'WandaVision' Actress Teyonah Parris Says Series Is Like 6 Marvel Movies Packed Into a Sitcom

The upcoming series is expected to hit Disney+ next month, finally giving Marvel fans some relief after a particularly dry year due to the pandemic.

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2020, due in large part to the COVID-19 pandemic, has been a painfully dry year for Marvel fans. The Disney+ series WandaVision, debuting Jan. 15, 2021, aims to change that while also putting experimentation at the forefront.

While the project is billed as a six-hour series, Teyonah Parris—who plays a grown-up Monica Rambeau in the Jac Schaeffer-created project—explained in a new Entertainment Weeklycover story that fans can actually expect a full-blown cinematic experience.

"I was like, 'Oh, I thought we were doing a little show,' but no, it's six Marvel movies packed into what they're presenting as a sitcom," said Parris, whose stacked resume includes Mad Men, Charm City Kings, and the upcoming Candyman.

She also spoke on the personal and historic importance of taking on the character of Rambeau, who was seen as a young girl in last year's Captain Marvel as portrayed by Akira Akbar. "I feel so special and honored to be able to walk in her shoes and bring her story to life," Parris told writer Devan Coggan for EW. "I hope that me playing this character (a) gives a group of people who are underrepresented a chance to see themselves, and (b) seeing my face and my Black body helps them engage with Black women and our humanity."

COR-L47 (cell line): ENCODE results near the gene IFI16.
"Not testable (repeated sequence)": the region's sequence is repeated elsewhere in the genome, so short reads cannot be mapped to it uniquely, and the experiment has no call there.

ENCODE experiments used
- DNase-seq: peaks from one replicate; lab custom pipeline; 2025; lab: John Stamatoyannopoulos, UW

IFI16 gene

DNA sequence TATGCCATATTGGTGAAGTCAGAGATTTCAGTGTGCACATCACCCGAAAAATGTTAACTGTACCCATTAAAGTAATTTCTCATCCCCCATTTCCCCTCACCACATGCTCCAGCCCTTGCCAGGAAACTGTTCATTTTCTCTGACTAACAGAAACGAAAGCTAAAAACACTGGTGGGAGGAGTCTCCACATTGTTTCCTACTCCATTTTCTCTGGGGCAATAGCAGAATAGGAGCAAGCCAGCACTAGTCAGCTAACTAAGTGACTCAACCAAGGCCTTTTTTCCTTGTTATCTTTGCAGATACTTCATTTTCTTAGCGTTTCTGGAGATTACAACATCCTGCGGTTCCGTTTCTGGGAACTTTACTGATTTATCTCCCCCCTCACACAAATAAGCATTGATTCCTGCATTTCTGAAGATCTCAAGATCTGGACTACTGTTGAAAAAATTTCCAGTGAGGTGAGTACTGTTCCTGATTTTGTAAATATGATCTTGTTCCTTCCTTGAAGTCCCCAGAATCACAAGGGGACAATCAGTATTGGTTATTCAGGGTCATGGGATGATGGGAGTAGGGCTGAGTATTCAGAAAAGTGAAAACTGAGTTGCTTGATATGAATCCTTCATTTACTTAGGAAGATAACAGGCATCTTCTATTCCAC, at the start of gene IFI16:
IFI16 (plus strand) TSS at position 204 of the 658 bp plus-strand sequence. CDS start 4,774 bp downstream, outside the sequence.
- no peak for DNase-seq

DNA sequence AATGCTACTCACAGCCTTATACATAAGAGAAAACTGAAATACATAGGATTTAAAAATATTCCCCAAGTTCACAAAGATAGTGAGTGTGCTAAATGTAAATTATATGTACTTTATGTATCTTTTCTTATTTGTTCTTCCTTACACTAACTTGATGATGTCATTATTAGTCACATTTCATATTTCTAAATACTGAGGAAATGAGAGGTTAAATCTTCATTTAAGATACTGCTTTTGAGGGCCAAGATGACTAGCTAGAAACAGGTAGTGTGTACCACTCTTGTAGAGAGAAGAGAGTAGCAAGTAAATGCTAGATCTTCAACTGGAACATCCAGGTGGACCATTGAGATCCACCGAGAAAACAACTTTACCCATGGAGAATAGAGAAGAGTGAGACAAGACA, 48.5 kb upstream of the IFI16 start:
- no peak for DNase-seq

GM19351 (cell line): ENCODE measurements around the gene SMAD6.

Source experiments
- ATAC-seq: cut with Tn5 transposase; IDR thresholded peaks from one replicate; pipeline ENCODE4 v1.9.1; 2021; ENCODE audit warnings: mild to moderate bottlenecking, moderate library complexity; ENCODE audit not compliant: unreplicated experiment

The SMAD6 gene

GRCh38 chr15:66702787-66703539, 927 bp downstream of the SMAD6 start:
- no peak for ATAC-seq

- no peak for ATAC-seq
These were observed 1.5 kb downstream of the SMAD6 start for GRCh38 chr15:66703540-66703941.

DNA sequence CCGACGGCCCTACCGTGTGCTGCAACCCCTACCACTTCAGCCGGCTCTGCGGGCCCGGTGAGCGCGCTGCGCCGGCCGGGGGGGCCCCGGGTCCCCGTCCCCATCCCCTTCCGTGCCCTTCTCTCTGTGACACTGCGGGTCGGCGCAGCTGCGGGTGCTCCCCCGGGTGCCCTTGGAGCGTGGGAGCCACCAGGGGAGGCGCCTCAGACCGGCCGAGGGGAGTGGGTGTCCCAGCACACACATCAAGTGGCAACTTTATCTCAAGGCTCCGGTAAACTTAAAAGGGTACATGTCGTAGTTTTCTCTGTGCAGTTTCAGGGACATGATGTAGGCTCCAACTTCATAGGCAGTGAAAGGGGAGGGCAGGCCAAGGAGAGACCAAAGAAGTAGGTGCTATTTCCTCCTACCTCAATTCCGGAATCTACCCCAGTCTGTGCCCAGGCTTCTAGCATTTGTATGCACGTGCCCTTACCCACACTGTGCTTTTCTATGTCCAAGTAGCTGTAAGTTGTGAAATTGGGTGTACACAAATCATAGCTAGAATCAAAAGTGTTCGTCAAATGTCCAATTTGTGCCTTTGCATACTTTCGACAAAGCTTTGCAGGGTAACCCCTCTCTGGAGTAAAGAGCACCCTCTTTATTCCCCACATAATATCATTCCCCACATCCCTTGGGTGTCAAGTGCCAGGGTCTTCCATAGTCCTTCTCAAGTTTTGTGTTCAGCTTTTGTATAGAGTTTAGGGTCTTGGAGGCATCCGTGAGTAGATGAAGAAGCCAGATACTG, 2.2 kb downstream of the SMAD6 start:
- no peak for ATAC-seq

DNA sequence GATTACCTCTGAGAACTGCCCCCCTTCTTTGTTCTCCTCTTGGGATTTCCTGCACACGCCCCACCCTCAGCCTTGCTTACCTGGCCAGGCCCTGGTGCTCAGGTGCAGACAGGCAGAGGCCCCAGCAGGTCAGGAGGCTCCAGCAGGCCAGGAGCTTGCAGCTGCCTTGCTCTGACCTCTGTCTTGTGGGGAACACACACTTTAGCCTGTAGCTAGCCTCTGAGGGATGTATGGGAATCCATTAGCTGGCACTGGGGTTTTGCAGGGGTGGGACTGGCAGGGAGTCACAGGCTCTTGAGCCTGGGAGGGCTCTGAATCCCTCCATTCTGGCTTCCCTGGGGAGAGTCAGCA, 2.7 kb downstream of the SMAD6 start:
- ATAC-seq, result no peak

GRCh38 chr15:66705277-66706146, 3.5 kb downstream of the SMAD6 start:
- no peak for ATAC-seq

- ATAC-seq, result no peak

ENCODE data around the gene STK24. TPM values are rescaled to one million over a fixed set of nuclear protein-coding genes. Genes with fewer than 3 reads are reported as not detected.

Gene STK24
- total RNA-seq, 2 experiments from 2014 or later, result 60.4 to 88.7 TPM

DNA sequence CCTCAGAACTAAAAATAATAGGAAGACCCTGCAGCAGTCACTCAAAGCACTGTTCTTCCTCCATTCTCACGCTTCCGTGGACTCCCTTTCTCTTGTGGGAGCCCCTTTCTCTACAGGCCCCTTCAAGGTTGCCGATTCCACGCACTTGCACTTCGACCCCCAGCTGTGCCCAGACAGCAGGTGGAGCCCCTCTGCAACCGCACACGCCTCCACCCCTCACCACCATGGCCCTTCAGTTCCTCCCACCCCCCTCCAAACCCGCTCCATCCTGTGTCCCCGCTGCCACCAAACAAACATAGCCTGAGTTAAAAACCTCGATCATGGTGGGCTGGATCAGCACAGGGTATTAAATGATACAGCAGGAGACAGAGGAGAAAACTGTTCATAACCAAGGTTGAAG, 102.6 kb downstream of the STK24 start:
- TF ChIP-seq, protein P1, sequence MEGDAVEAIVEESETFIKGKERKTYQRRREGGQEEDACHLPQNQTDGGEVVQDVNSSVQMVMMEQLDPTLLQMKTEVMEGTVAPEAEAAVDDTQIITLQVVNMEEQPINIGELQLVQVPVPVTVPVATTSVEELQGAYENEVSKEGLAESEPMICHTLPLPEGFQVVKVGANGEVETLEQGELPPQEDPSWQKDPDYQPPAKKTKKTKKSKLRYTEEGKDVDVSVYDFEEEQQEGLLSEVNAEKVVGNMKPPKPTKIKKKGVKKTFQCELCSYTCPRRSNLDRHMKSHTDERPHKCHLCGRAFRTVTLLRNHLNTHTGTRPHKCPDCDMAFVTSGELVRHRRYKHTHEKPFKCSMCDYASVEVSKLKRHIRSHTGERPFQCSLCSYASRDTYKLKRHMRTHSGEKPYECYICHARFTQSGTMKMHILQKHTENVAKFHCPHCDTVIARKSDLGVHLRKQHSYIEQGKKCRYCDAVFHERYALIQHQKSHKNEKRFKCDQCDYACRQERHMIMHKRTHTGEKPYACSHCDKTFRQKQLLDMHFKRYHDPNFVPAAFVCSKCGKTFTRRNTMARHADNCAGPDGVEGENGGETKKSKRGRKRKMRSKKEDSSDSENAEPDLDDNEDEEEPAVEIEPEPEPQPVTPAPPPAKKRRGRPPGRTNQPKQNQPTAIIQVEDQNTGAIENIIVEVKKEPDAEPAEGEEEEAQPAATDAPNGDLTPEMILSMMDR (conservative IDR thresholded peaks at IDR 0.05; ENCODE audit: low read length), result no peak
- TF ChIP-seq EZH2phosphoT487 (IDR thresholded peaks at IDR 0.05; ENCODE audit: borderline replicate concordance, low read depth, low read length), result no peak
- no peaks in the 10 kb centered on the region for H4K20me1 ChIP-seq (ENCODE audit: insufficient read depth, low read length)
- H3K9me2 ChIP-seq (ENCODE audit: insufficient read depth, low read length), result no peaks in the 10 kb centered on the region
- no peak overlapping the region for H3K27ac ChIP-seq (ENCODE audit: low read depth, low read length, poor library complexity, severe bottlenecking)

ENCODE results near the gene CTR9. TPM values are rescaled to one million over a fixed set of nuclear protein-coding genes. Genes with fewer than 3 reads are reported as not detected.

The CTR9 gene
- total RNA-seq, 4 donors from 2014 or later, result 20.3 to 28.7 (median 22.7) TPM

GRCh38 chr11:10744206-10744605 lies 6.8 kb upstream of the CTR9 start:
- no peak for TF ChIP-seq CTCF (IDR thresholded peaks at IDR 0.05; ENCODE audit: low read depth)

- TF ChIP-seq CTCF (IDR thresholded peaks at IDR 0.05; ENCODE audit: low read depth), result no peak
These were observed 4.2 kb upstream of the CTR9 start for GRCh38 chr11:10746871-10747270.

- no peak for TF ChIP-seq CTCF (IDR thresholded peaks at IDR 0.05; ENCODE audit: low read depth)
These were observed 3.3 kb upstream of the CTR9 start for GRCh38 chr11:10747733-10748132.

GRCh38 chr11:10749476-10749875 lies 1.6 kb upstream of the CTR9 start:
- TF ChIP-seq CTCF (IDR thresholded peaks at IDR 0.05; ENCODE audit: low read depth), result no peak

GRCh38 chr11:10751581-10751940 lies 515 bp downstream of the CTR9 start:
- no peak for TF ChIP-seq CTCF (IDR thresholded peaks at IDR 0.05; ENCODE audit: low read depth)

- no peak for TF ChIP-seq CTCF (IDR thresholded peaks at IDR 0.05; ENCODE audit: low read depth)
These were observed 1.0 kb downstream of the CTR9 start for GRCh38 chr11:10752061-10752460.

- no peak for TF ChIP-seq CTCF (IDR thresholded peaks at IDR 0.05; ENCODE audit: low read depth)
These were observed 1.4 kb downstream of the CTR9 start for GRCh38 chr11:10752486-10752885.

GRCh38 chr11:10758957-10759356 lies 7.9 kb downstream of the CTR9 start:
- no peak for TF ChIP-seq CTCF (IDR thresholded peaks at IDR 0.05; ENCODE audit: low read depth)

The series is set after the events of Avengers: Endgame and sees the leads, Elizabeth Olsen and Paul Bettany, adding new dimensions to Wanda, a.k.a. Scarlet Witch, and Vision as a married couple in the Pleasantville-esque town of Westview. From there, though the promo so far has been characteristically limited in terms of plot reveals, we see the newlywed pair slowly come to terms with the fact that not all is as it appears in their seemingly ideal sitcom-ified existence.

Fittingly, much inspiration was taken from a number of classic TV comedies across a variety of eras, with the first episode even going so far as being filmed entirely in black-and-white and in front of a live studio audience. For Olsen, the "insanity" of it all struck a personal chord.

"There was something very meta for my own life because I would visit those tapings as a kid, where my sisters were working [on Full House]," Olsen said.

Bettany, meanwhile, joked that the shoot left everyone involved on such a "high" that he ended up pining for it to continue by way of an around-the-world trek. "Maybe take it out on tour or something. WandaVision on ice," he said.

The path to WandaVision began in 2018 when Disney approached Marvel creatives about the possibility of developing a slate of originals for what would ultimately become the Disney+ platform. Unlike other Marvel-birthed TV projects, these are bolstered by the gift of total creative control. As Marvel Studios boss Kevin Feige said, this caveat allowed for the creative team to "throw the rules out the window."

The full EW piece contains much more with regards to hype-building, including a brief breakdown of a little something known as "SnotGate." Peep it here.

Next year will tentatively bring the arrival of Black Widow, originally slated for May 2020, and Eternals. Both films are part of the Marvel Cinematic Universe's Phase Four plans, which saw a sizable shift in release strategy thanks to the pandemic.

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